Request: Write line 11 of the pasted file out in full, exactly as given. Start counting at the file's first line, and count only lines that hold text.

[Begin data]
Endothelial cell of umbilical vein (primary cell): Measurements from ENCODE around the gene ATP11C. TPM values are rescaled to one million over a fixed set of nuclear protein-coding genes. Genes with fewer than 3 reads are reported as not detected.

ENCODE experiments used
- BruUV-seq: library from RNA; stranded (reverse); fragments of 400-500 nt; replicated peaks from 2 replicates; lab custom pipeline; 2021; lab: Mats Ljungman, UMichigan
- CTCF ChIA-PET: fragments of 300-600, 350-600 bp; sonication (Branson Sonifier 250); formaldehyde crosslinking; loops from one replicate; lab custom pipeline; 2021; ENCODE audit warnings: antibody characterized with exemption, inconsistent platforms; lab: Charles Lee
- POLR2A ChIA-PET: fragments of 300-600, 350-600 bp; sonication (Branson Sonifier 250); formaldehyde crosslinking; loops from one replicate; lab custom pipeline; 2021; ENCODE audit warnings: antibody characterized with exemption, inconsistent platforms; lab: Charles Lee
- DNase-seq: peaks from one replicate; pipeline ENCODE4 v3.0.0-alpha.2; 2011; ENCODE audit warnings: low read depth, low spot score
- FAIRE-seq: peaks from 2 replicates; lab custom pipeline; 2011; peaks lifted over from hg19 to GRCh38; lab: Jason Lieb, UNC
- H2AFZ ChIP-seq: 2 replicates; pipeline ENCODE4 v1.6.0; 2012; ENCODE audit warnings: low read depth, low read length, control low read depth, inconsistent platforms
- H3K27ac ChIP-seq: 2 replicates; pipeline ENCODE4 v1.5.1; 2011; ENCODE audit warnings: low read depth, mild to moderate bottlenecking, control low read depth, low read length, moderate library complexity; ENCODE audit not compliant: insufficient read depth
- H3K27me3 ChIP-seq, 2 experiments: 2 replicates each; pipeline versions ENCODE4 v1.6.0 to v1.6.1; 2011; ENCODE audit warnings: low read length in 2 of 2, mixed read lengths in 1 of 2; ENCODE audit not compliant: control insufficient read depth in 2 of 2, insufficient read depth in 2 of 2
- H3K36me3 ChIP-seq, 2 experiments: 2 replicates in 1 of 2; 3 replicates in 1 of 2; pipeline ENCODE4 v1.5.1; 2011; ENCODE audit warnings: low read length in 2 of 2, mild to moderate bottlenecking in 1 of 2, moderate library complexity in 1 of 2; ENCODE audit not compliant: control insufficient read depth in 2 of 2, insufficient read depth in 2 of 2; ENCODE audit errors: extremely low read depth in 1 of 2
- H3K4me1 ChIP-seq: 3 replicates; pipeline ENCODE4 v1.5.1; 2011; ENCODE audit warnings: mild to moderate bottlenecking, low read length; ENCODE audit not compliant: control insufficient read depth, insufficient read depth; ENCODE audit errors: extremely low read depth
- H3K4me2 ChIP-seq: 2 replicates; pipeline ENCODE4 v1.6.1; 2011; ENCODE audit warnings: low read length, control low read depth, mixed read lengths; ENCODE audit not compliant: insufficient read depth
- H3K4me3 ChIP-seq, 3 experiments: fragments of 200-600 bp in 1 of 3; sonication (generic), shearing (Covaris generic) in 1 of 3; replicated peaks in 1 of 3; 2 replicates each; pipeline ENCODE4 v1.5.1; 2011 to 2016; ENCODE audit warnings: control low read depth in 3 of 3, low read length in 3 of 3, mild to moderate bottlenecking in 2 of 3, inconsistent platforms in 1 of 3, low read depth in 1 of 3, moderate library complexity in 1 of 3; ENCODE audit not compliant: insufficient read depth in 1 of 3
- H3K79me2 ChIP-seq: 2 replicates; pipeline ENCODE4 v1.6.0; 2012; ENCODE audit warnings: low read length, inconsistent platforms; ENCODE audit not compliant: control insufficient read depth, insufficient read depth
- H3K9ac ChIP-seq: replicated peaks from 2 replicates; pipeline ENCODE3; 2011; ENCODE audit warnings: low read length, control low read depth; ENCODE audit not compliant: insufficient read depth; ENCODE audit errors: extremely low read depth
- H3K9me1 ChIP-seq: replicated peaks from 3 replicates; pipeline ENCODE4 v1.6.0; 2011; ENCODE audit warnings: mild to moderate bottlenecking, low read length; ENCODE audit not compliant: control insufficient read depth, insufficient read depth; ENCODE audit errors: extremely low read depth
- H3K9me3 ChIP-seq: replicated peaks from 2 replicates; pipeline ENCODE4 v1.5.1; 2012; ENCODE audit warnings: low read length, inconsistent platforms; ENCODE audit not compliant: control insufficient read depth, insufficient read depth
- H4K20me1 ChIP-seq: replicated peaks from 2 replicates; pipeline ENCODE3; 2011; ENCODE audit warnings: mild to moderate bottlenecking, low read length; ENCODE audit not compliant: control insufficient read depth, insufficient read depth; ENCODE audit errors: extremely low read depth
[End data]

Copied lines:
- H3K36me3 ChIP-seq, 2 experiments: 2 replicates in 1 of 2; 3 replicates in 1 of 2; pipeline ENCODE4 v1.5.1; 2011; ENCODE audit warnings: low read length in 2 of 2, mild to moderate bottlenecking in 1 of 2, moderate library complexity in 1 of 2; ENCODE audit not compliant: control insufficient read depth in 2 of 2, insufficient read depth in 2 of 2; ENCODE audit errors: extremely low read depth in 1 of 2